The United States Senate has taken a significant step towards the adoption of new aid to Ukraine, but there is a risk that this aid may face opposition from the Trumpist Republicans in Congress. On Sunday, the Senate voted 67-27 in favor of putting forward the bill presented by President Biden’s administration for a vote. The package includes $60 billion for Ukraine, $14 billion for Israel against Hamas, and funds for Taiwan. However, it is unclear when the next vote will take place in the upper house.
In the House of Representatives, where Republicans have a narrow majority, the measure is likely to face strong opposition from right-wing elected officials. The Democrats are largely in favor of this aid package, while Republicans are divided between interventionist hawks who support Ukraine and lieutenants of Donald Trump who are more isolationist. This division has made it difficult for elected officials to agree on how to validate new funds two years after the start of Russia’s invasion.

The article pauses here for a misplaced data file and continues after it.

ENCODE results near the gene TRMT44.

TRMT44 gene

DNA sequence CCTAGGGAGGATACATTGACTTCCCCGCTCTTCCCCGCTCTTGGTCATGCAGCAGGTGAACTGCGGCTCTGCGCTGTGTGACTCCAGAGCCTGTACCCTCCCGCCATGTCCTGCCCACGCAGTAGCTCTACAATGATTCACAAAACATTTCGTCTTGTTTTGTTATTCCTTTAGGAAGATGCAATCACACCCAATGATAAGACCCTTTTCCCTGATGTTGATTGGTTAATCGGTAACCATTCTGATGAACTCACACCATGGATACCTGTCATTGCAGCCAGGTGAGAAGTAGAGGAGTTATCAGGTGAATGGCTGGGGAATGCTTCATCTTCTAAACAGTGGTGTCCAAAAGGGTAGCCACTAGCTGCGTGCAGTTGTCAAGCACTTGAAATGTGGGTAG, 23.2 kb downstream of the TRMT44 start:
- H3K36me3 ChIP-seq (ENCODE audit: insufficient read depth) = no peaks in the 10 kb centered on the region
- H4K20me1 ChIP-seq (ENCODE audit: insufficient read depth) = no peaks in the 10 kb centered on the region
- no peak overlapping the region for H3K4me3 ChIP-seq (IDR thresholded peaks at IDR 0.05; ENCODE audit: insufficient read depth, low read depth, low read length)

On Sunday, eighteen Republican senators supported the bill despite criticism from some members that their country should not continue to disburse tens of billions of dollars as long as its border with Mexico remains “insecure.” Senate Majority Leader Mitch McConnell and Chuck Schumer both emphasized that this vote was being held on Super Bowl Sunday, one of the most popular days in American football. They stated that “today is no exaggeration to say that the eyes of the world are on us.”
President Joe Biden has urged for these new funds while his predecessor Donald Trump has been increasingly hostile in his comments about Ukraine. In fact, just two days ago he threatened NATO countries against paying their share if they do not do so immediately. He also said that he would “encourage” Moscow to attack them if they did not pay their share. These comments have raised concerns among many people about what might happen if he were re-elected in November. Even without a mandate, he managed to torpedo a compromise on this package with Congress recently.